Canku Ota - A Newsletter Celebrating Native America
February 12, 2000 - Issue 03

This Date in History
Adapted by Vicki Lockard from This Date in History

February 27, 1754: In a letter to Pennsylvania Governor James Hamilton today, the Pennsylvania Assembly assails the European traders cheating the local Indians. The traders are equated with the worst of European criminals.
February 28, 1877: The Standing Rock SIOUX Reservation has been created by the Fort Laramie Treaty of April 29, 1868 and an Act of Congress today in Dakota Territory. It will cover 4,176 square miles and be occupied by "BLACKFOOT, HUNKPAPA, Lower and Upper YANKTONAI SIOUX."

February 29, 1836: General Edmund Gaines, and 1,100 soldiers have been engaged in a battle with a force of 1,500 SEMINOLEs, under Chief Osceola, since February 27. The Americans built a stockade on the 27th. Today, the SEMINOLEs will mount a major attack on the stockade. Many men were wounded on both sides during the attack. The fighting will continue until March 6, 1836.
March 1, 1851: Today, Governor McDougal, of California, will write to the President stating there are over 100,000 hostile Indians in California. He will inform the President that an uprising is going on. This information is false, and the Governor never specifies who's revolting or where the uprising are located. He requests permission to call out the militia as U.S. troops
March 2, 1989: The NAVAJO Code Talker Monument is erected.

Navajo Code Talkers by Teddy Draper, Jr.

March 3, 1540: De Soto has found some gold in one the southern Florida Indian villages he has "discovered." Today, he will break his winter camp at Iniahica, near present day Tallahassee, and begin the 2nd season of his expedition, searching for gold in the north.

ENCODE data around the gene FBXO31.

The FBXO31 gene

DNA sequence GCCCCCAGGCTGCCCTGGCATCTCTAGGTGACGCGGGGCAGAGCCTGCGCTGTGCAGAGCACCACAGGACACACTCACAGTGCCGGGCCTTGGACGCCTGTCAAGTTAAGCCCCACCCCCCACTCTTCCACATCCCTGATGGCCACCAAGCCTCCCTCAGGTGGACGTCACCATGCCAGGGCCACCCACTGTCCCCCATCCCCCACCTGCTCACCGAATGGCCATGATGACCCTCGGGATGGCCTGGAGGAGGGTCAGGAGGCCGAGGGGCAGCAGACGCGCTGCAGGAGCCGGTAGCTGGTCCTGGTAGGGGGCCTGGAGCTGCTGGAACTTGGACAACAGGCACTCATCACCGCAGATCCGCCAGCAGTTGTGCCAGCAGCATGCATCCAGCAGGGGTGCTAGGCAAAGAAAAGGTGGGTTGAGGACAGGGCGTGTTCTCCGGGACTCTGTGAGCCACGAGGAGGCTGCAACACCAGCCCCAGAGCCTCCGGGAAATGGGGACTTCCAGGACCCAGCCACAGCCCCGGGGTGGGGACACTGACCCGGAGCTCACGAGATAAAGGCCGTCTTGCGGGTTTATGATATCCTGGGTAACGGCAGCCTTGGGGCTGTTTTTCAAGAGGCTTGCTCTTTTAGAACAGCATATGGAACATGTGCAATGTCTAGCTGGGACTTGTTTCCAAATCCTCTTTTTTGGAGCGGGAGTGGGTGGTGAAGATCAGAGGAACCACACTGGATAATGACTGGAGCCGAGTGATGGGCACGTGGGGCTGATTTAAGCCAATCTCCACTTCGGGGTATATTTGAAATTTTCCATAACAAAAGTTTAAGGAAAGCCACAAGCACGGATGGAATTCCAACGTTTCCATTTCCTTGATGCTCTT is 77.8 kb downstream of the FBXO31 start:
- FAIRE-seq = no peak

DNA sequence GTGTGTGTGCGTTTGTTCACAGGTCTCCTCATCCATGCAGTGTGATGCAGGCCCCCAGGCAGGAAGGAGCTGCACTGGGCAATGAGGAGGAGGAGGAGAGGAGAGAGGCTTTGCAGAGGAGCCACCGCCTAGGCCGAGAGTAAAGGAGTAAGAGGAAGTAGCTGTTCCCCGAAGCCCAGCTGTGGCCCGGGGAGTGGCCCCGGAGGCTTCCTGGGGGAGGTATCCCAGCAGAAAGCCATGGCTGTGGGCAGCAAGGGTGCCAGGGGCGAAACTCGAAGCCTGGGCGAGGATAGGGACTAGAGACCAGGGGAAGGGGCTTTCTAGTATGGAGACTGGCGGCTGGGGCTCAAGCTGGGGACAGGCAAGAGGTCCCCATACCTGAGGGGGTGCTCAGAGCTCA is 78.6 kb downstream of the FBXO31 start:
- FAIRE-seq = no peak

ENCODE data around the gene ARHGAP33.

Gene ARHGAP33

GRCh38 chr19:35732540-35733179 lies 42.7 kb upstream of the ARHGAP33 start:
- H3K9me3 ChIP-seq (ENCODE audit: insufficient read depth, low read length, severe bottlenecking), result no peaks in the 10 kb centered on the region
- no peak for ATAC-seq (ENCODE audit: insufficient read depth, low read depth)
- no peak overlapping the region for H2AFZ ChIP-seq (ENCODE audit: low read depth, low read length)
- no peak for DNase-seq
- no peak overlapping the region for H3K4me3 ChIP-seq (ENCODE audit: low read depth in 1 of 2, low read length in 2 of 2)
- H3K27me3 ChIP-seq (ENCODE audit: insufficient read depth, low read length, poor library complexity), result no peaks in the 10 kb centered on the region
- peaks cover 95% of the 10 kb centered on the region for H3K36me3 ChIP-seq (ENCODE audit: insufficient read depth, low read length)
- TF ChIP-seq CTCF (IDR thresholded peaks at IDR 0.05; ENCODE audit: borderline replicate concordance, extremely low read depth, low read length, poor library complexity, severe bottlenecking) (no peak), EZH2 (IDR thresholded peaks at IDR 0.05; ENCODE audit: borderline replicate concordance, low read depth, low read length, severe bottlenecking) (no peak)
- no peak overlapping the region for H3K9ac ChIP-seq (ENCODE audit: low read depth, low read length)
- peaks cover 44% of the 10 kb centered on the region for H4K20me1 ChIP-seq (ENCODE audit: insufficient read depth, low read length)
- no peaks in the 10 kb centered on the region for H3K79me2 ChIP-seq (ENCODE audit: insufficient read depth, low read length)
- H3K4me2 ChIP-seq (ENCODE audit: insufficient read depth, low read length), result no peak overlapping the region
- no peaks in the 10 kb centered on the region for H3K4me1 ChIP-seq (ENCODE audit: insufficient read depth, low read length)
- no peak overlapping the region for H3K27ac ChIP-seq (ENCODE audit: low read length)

March 4, 1829: President Jackson gives his "just policy for Indians" speech today.
March 5, 1831: Today the Supreme Court decided the case of the CHEROKEE Nation v. Georgia. The court decided that the CHEROKEEs are not a "foreign state", and therefore the court has no jurisdiction in the dispute. However, the court does decide that the CHEROKEEs are a distinct political society capable of governing itself, and managing its own affairs.
March 6, 1864: 1864: After surrendering to the Army at Forts Canby and Wingate, on the New Mexico-Arizona line, the first group of NAVAJOs set out, on this date, to the Bosque Redondo Reservation. Over 1400 would make this first trip with several dying while on the trail.

March 7, 1960: New York State wishes to build a dam which will flood lands belonging to the TUSCARORAs (1 of the 6 IROQUOIS Nations). The Indians take to issue to court as a violation of the treaty of 1794. After winning several lower court decisions, the Supreme Court, today, issues a 6-to-3 decision against the TUSCARORAs. In the dissenting opinion, Justice Hugo Black says, "I regret that this court is the agency that breaks faith with this dependent people. Great nations, like great men, should keep their word."
March 8, 1837: By today, almost 4000 CREEKs are assembled near Montgomery, Alabama, in preparations for them to be removed to Indian Territory. Most of these are family members of the CREEKs fighting for the government against the SEMINOLEs in Florida. The government had promised to protect them in Alabama until the CREEK soldiers returned. The government would not live up to this promise.
March 9, 1805: The Grand Chief of MINNETAREEs visits Lewis and Clark.
March 10, 1957: The Dalles dam floods sacred fishing areas.
March 11, 1824: John C.Calhoun, Secretary of War, creates the Bureau of Indian Affairs, within the War Department. Thomas McKenney is appointed its' first head.

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